You are sure to hit the bestseller list if you write a book with the title The Good Man Jesus and the Scoundrel Christ. New versions of old religious legends are today an industry in itself. Some religions are too rigid to accept such liberties. But Christianity and Hinduism seem to be fertile ground for free-thinkers.
The Scoundrel Christ by Philip Pullman was published in 2010. This is one instance where the familiar disclaimer, “This is a work of fiction. Any resemblance...is coincidental” is indeed superfluous. But you will be disappointed if you expect juicy blasphemy by a non-believer. Pullman is a believer and the blasphemy is disguised as humour.
And there is only a small bit of it. Christians brought up on the idea of Immaculate Conception will be outraged by Pullman’s rather entertaining version of the birth of Jesus. In this version, Mary, 16 years old, allowed into her room at night a young man who whispered through the window that he was an angel. He said, “you are going to conceive a child.” And she said, “But my husband is away.”
And he said, “But the Lord wants it to happen at once.” It did. When he came home and heard the news, Joseph, so old that he “had not touched her” during their marriage, cried bitterly. He was consoled by Mary who said: “I’ve done no wrong. I’ve never been touched by a man. It was an angel that came to me.”
In the mood for a little more blasphemy? Well, author Pullman says that Mary had twins—Jesus who was healthy and boisterous and Christ who was a weakling. As time passed, “there came more brothers and sisters”. Pullman slips into what must be taken as straight humour (without blasphemy) when he starts dealing with the miracles attributed to Jesus.
The well-loved story of water turning into wine is a case in point. In Pullman’s re-telling, Jesus first feigned innocence when he was told, in the middle of a wedding reception, that they had run out of wine. Then “he took the chief steward aside and spoke to him, and soon the servants discovered more wine”. The author’s line: The steward had hidden the wine hoping to sell it and “Jesus had shamed him into honesty.” So much for miracles.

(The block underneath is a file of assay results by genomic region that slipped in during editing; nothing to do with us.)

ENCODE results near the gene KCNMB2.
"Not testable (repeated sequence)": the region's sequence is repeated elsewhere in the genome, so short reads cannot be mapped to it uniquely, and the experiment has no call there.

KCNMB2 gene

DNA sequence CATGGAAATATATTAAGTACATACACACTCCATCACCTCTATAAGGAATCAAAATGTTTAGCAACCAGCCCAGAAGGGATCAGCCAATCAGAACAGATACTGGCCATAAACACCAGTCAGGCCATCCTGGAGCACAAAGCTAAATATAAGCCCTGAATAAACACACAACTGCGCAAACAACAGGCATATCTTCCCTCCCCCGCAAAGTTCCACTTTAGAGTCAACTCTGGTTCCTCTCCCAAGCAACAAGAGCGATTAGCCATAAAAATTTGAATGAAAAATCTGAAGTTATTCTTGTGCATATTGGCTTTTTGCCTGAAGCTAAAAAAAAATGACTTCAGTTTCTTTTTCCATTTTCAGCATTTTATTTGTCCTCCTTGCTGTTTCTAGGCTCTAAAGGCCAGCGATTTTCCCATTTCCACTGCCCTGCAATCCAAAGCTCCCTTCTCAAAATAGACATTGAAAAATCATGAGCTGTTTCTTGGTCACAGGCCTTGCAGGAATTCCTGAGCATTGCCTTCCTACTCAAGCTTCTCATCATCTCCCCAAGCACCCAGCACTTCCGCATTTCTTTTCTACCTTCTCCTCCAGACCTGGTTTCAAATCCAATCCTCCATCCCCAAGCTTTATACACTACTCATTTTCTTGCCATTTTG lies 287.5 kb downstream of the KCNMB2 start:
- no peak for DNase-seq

The thesis of Pullman’s narrative is that corporate interests had seen the promise of building a big institution, the church, on the foundations of Jesus’ popularity. They recruited his twin brother Christ who betrayed Jesus and helped the corporate plotters. Rather far-fetched a story for believers to accept, and too outlandish for others to comprehend. This is one of those books where the author was fired up with a title but could not weave a story to match it.
The Indian tradition is too liberal to allow much scope for blasphemy. See how the Charvaka school of materialism finds acceptance despite its rejection of notions like karma, moksha, the Vedas and the very idea of God. When Ramanand Sagar brought the Ramayana to television in 1987, he took liberties the camera allowed: Arrows would stop midair, Goddess Saraswati could be seen inside Kumbhakarna’s mouth making him say nidra instead of Indra. All 78 parts of the serial were artificial and melodramatic. But people would have a bath, wear fresh clothes and sit reverentially before their TV sets to watch Hanuman leela and Sita swayamvara.
Greater sophistication arrived with the entry of Devdutt Pattanaik and Amish Tripathi. Inevitably different people have reacted differently to them. Some believe that Pattanaik trivialises Hindu philosophy, a reference perhaps to volumes like Fun in Devlok and The Sita Colouring Book. Tripathi began by re-imagining Shiva at trilogy length, then started reconstructing Sita as a warrior princess. Nobody objects to the liberties he takes with the storyline and characterisation.
That’s because the underlying element of devotion is intact. An atheist, Tripathi turned religious as the books seized him. It may be difficult for us to see Sita as Ravana’s killer. But she was Ravana’s daughter in another re-telling. A K Ramanujan’s 300 Ramayanas was enlightening in that sense though Hindutva zealots got it removed from the history syllabus in Delhi University. How can petty minds erase truths from history? With the likes of Tripathi at work, there will be 400 Ramayanas soon. Can zealots keep pace with the march of writerly imagination? And the unstoppable push of marketing? Sita and Rama will endure after Philip Pullman’s Jesus and Christ are forgotten.